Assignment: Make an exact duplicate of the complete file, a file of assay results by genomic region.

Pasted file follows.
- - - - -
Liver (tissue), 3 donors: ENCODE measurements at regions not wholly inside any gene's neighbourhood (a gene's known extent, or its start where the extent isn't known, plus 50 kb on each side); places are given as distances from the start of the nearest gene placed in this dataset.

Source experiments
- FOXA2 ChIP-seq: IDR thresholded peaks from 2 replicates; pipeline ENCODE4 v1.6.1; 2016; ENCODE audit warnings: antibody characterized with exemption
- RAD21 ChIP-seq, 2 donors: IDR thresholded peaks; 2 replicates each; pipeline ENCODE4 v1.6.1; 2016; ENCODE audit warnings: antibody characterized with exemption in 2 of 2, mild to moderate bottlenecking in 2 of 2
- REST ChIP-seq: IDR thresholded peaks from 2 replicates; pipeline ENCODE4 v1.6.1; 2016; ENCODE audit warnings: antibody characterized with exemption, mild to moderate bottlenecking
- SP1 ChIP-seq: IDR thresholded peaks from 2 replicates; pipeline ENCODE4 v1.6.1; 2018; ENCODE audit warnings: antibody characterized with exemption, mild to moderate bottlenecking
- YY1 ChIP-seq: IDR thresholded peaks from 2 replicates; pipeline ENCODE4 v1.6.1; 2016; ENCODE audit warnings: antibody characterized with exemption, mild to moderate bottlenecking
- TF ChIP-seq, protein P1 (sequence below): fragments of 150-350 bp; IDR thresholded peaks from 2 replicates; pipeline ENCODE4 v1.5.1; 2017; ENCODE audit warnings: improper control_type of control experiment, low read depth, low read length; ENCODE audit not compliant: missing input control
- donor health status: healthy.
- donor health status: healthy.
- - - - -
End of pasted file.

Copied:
Liver (tissue), 3 donors: ENCODE measurements at regions not wholly inside any gene's neighbourhood (a gene's known extent, or its start where the extent isn't known, plus 50 kb on each side); places are given as distances from the start of the nearest gene placed in this dataset.

Source experiments
- FOXA2 ChIP-seq: IDR thresholded peaks from 2 replicates; pipeline ENCODE4 v1.6.1; 2016; ENCODE audit warnings: antibody characterized with exemption
- RAD21 ChIP-seq, 2 donors: IDR thresholded peaks; 2 replicates each; pipeline ENCODE4 v1.6.1; 2016; ENCODE audit warnings: antibody characterized with exemption in 2 of 2, mild to moderate bottlenecking in 2 of 2
- REST ChIP-seq: IDR thresholded peaks from 2 replicates; pipeline ENCODE4 v1.6.1; 2016; ENCODE audit warnings: antibody characterized with exemption, mild to moderate bottlenecking
- SP1 ChIP-seq: IDR thresholded peaks from 2 replicates; pipeline ENCODE4 v1.6.1; 2018; ENCODE audit warnings: antibody characterized with exemption, mild to moderate bottlenecking
- YY1 ChIP-seq: IDR thresholded peaks from 2 replicates; pipeline ENCODE4 v1.6.1; 2016; ENCODE audit warnings: antibody characterized with exemption, mild to moderate bottlenecking
- TF ChIP-seq, protein P1 (sequence below): fragments of 150-350 bp; IDR thresholded peaks from 2 replicates; pipeline ENCODE4 v1.5.1; 2017; ENCODE audit warnings: improper control_type of control experiment, low read depth, low read length; ENCODE audit not compliant: missing input control
- donor health status: healthy.
- donor health status: healthy.